Melin Orsedd

This mill (also called Felin Dyffryn) is located in the garden of a house, down a short lane in the village of Rhoscefnhir, near Pentraeth. Only the base of the tower remains, roofless and full of vegetation. The Muggeridge photo linked to below shows that, although the walls were a bit higher in 1936, it was an empty shell even then. It is also recorded as such in 1929 by Rex Wailes.

The earliest record of the mill is from the Tithe Apportionment in 1841, where the Orsedd mill, houses and surrounding fields were owned by John Rowlands and occupied by Owen Williams. The census for that year shows Owen living there with his wife Ann and five children, his occupation listed as miller. In 1851 he was still there, but his wife had died and all but the two youngest children had left home. Three of his sons became millers; William at Sguthan and Maengwyn windmills in Gaerwen, Owen at the now demolished windmill in Llanddona, and Joseph at the watermill in Pwllfanogl.

In 1856 John Jones was listed in Slater's Directory as being the miller, but in the 1861 census the miller was Williams Evans. In 1866 the Orsedd landholdings, consisting of 10 acres of land including the windmill, blacksmith's shop, an inn called the Orsedd Inn, and several houses and outbuildings, were put up for sale. It was again listed in 1869, this time for sale by auction.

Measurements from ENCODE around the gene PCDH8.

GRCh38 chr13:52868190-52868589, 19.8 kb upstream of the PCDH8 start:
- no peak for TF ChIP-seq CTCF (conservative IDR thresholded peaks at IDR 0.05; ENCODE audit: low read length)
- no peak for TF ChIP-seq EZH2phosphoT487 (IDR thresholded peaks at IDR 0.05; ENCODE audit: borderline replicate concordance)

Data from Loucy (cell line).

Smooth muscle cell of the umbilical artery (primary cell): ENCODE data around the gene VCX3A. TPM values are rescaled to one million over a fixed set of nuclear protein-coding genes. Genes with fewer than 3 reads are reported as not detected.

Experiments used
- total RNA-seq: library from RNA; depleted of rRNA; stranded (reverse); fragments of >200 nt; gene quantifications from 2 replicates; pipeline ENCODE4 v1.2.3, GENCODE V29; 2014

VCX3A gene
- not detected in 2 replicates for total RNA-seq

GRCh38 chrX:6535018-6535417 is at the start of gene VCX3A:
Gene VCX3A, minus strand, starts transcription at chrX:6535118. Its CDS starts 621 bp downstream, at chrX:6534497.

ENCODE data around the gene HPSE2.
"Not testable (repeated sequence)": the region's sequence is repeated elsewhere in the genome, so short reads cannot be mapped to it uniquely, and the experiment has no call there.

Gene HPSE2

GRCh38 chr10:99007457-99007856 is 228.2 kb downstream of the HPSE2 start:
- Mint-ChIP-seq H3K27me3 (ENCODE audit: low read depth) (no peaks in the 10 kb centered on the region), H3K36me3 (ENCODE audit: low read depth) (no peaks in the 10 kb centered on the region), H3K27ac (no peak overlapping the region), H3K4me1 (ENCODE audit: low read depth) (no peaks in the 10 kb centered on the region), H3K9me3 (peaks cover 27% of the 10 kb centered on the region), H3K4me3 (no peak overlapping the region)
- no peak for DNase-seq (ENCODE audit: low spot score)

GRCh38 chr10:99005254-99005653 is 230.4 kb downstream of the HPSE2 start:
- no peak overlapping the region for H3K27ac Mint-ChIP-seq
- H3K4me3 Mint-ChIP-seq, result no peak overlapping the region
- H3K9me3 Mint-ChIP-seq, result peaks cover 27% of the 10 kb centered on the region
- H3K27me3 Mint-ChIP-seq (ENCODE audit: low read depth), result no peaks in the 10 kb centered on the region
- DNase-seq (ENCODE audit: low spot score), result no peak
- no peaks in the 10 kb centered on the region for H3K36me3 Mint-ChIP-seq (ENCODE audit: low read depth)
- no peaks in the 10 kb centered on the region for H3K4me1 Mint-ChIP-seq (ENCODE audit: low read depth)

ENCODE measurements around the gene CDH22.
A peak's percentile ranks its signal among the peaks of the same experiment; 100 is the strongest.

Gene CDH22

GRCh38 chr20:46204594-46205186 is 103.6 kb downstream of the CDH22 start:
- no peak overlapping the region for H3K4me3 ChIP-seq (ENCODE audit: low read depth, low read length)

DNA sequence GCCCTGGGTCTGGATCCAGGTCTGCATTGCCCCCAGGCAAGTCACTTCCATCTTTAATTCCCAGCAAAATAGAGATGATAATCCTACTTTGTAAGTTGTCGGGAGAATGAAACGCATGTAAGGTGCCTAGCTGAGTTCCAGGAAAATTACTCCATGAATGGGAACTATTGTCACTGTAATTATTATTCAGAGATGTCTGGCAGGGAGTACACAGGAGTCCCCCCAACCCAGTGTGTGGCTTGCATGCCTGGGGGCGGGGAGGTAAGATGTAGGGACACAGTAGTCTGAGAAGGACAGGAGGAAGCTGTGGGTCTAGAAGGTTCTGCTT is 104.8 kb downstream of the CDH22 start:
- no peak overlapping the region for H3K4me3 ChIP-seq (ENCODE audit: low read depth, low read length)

The 1871 census saw John Pritchard being the miller, and by 1881 it had been taken over by Rowland Williams. Subsequently Thomas Jones and Robert Williams were recorded as the millers in Slater's directories of 1883 and 1889.

The mill and surrounding lands and buildings came up for auction again in 1890. The advertisement in the North Wales Chronicle says "the mill has just been put in complete repair, and the Machinery, which is in good repair, will be included in the sale". However, it may not have come back into use, as in the 1891 census the house called Ty'r Felin ("mill house") was unoccupied and no one in the surrounding area was listed with the occupation of miller. No miller appears in the 1901 or 1911 censuses either, although the farm labourer John Jones and his family were living in the house called Felin or Orsedd Mill. It is thought that the mill may have burned down in the early 20th century.

See other images of this windmill at:

  • Windmill World
  • Wikipedia
  • Image taken in 1936 from the Donald W. Muggeridge Collection of Mill Photographs, University of Kent, Canterbury

More information at:

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This is a web site developed by Dr Warren Kovach to celebrate the history of the Isle of Anglesey, North Wales.


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Last modified 1 September, 2023